Davis paused, dug in her briefcase, and removed the glossy printed version of the old logo and the leading candidate among the proposed new logo. She put them both on the table facing the others.

    'We talked with four focus group in Chicago, LA, and New York, and they agreed that the Baskin-Robbins brand represented irresistible threats, smiles, and fun,' David said. 'They also liked this proposed logo that the senior executive group liked.'

    'So where do we go from here?' Kimmel asked.

    'Because your management wants to make a change to the logo only if it is necessary, you should study your customers' attitude towards the new logo, so that you can explain whether a logo changed is warranted,' Wheatly said.
    Everyone stop talking to reflect on what was just said. After about 10 seconds, Kimmel raised an open hand to the group.
    'Wait. This is beginning to remind me of the New Coke introduction,' Kimmel said after some reflection.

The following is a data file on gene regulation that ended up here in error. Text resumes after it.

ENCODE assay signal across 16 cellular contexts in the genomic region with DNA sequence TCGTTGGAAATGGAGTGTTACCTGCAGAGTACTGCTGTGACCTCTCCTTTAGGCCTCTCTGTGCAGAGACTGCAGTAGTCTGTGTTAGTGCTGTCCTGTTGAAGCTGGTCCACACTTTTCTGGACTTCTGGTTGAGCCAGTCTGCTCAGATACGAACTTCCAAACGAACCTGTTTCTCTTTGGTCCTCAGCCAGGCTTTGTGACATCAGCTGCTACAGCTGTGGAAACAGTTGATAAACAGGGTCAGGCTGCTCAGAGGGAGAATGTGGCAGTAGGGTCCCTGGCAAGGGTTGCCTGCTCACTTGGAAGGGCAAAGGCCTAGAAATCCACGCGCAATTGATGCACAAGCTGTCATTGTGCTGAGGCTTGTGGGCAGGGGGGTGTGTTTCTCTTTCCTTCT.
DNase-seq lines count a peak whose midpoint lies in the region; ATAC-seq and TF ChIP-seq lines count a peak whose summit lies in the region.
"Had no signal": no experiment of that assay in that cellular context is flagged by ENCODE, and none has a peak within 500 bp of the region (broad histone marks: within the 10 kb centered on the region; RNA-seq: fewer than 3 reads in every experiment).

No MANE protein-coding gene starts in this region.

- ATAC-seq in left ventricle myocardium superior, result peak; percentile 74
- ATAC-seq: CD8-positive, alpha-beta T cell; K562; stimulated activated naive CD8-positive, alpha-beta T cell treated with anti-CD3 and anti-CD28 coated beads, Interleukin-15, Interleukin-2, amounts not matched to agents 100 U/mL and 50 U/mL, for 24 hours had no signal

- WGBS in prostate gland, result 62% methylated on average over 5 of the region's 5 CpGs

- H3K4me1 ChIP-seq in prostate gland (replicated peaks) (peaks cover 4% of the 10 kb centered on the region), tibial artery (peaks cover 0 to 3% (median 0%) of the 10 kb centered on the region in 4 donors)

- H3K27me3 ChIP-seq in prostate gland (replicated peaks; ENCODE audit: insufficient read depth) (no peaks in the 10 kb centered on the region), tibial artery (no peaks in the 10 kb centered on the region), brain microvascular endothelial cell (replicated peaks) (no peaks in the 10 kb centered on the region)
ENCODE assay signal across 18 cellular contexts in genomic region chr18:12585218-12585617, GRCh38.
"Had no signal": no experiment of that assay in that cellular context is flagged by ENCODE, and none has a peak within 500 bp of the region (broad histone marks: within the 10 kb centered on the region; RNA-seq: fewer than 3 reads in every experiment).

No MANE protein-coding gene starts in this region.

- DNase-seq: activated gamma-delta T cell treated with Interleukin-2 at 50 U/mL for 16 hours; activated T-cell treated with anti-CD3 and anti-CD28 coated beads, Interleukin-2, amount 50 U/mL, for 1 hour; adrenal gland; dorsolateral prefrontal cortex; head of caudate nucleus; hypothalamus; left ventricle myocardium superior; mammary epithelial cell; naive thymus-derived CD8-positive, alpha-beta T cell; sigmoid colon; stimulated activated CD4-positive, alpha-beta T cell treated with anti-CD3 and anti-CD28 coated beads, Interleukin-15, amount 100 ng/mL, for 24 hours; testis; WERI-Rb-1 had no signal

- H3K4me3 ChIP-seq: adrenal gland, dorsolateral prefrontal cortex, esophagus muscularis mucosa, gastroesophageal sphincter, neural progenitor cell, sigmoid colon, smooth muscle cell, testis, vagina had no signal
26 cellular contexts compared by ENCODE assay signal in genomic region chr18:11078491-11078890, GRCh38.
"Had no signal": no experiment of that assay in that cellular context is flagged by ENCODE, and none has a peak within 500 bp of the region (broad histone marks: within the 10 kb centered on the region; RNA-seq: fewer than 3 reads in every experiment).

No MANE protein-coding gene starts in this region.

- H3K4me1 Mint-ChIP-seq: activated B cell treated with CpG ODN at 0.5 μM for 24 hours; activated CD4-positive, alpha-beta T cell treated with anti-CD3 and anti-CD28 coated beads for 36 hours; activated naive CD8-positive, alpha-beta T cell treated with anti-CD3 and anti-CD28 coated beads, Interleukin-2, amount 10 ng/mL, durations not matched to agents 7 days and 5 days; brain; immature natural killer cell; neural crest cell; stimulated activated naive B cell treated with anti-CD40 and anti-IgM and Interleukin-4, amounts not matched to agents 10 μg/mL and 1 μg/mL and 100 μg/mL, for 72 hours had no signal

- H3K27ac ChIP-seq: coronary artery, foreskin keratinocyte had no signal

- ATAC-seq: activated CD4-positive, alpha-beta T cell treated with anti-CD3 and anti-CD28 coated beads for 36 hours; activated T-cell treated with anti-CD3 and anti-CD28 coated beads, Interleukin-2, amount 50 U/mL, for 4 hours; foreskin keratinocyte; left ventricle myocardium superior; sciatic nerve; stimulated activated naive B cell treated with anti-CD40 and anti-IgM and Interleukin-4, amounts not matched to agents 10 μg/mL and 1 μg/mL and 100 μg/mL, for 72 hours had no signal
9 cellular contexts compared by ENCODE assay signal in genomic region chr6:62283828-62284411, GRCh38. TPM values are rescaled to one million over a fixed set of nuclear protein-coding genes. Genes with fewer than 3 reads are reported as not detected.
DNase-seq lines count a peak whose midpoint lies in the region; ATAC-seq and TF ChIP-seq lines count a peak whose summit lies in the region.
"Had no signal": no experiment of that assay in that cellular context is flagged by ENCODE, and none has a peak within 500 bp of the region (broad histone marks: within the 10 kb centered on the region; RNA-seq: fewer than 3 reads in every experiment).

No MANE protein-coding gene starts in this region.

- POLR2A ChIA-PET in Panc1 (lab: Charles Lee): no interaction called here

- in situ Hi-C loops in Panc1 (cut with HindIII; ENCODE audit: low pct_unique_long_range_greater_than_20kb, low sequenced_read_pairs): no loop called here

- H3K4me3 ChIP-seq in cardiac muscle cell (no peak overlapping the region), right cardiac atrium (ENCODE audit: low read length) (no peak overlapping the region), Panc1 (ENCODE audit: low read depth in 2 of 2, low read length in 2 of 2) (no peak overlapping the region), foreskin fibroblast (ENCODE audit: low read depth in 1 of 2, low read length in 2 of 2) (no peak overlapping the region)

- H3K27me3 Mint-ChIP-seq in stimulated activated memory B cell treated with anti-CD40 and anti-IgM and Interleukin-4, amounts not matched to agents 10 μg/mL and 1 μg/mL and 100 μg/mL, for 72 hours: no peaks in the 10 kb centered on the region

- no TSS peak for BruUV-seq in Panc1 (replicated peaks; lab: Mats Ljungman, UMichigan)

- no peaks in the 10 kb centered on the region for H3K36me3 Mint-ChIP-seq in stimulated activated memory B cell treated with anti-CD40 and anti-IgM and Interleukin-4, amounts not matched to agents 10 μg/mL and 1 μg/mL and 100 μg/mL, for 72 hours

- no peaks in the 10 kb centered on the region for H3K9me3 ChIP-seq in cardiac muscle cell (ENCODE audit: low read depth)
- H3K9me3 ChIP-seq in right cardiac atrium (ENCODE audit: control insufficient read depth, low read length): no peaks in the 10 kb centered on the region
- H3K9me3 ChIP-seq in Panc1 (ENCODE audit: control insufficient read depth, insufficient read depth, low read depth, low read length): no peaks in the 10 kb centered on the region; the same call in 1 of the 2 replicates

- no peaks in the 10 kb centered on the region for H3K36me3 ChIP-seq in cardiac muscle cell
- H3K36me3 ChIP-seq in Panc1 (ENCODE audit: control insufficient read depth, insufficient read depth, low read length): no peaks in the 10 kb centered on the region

'Customer's subjective attachment to the old Coke was ignored, then. We need to ask about the old logo, too. Also, I know the senior executive want a clear margin of preference for the new logo. If the new logo is not preferred 2:1 in a head-to-head competition with the old one, we need to drop it.'

    Wheatly picked up the line of thought.
    'OK, and now that you mention it we also need to present the drawing of the new redesigned stores and have the customers respond to the old and new logos after understanding what our new stores will be like', Wheatly said.
    'So restating our problem, I guess it sounds this way,' Davis said. 'Because management want to make a change to the logo only if it is absolutely necessary, we should study our customer's attitudes toward the old logo and toward the new logo after showing them the drawings of the redesigned stores. Only then can we explain whether customers prefer the new logo 2:1 over the old logo.'